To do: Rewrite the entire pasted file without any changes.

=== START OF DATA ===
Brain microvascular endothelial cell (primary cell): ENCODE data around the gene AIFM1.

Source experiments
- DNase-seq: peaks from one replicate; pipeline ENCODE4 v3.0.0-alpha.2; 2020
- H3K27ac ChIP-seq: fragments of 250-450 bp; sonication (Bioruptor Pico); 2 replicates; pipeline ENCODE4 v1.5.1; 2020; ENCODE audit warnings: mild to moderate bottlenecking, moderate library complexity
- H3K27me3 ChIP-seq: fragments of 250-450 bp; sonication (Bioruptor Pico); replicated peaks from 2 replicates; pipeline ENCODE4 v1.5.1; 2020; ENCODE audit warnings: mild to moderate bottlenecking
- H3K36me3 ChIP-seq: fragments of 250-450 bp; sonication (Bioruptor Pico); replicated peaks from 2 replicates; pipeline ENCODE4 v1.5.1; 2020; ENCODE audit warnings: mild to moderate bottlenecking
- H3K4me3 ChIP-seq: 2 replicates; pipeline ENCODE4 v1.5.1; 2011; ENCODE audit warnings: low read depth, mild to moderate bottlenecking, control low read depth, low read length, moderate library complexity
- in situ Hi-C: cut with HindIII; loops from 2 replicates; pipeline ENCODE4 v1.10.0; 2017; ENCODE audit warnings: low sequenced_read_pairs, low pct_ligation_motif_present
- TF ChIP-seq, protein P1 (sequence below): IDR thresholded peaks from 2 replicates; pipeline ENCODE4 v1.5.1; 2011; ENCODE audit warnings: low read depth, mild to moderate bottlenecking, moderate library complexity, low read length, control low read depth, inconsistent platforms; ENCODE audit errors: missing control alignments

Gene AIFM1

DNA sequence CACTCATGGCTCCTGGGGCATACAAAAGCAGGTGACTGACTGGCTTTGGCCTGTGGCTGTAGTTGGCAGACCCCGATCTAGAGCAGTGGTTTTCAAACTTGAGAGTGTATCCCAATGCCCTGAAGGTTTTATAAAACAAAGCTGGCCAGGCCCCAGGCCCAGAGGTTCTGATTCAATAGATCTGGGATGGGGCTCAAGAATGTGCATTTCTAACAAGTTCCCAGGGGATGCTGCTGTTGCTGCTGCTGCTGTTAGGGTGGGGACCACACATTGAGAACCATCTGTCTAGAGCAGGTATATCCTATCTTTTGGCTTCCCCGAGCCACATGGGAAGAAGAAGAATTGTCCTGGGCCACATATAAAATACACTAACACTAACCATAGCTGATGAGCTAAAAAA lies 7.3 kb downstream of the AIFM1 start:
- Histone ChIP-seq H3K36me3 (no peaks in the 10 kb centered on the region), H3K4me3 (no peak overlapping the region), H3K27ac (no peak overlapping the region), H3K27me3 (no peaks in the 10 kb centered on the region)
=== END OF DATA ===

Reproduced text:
Brain microvascular endothelial cell (primary cell): ENCODE data around the gene AIFM1.

Source experiments
- DNase-seq: peaks from one replicate; pipeline ENCODE4 v3.0.0-alpha.2; 2020
- H3K27ac ChIP-seq: fragments of 250-450 bp; sonication (Bioruptor Pico); 2 replicates; pipeline ENCODE4 v1.5.1; 2020; ENCODE audit warnings: mild to moderate bottlenecking, moderate library complexity
- H3K27me3 ChIP-seq: fragments of 250-450 bp; sonication (Bioruptor Pico); replicated peaks from 2 replicates; pipeline ENCODE4 v1.5.1; 2020; ENCODE audit warnings: mild to moderate bottlenecking
- H3K36me3 ChIP-seq: fragments of 250-450 bp; sonication (Bioruptor Pico); replicated peaks from 2 replicates; pipeline ENCODE4 v1.5.1; 2020; ENCODE audit warnings: mild to moderate bottlenecking
- H3K4me3 ChIP-seq: 2 replicates; pipeline ENCODE4 v1.5.1; 2011; ENCODE audit warnings: low read depth, mild to moderate bottlenecking, control low read depth, low read length, moderate library complexity
- in situ Hi-C: cut with HindIII; loops from 2 replicates; pipeline ENCODE4 v1.10.0; 2017; ENCODE audit warnings: low sequenced_read_pairs, low pct_ligation_motif_present
- TF ChIP-seq, protein P1 (sequence below): IDR thresholded peaks from 2 replicates; pipeline ENCODE4 v1.5.1; 2011; ENCODE audit warnings: low read depth, mild to moderate bottlenecking, moderate library complexity, low read length, control low read depth, inconsistent platforms; ENCODE audit errors: missing control alignments

Gene AIFM1

DNA sequence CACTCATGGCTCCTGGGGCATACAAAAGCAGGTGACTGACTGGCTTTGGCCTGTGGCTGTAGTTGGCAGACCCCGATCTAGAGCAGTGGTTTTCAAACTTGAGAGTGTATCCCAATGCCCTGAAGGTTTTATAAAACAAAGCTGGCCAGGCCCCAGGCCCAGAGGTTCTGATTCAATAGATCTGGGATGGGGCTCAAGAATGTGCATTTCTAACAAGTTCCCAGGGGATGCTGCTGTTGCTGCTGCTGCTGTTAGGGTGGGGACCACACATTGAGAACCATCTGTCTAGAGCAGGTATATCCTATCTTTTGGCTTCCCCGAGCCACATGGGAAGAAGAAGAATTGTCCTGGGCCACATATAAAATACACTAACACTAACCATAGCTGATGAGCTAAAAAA lies 7.3 kb downstream of the AIFM1 start:
- Histone ChIP-seq H3K36me3 (no peaks in the 10 kb centered on the region), H3K4me3 (no peak overlapping the region), H3K27ac (no peak overlapping the region), H3K27me3 (no peaks in the 10 kb centered on the region)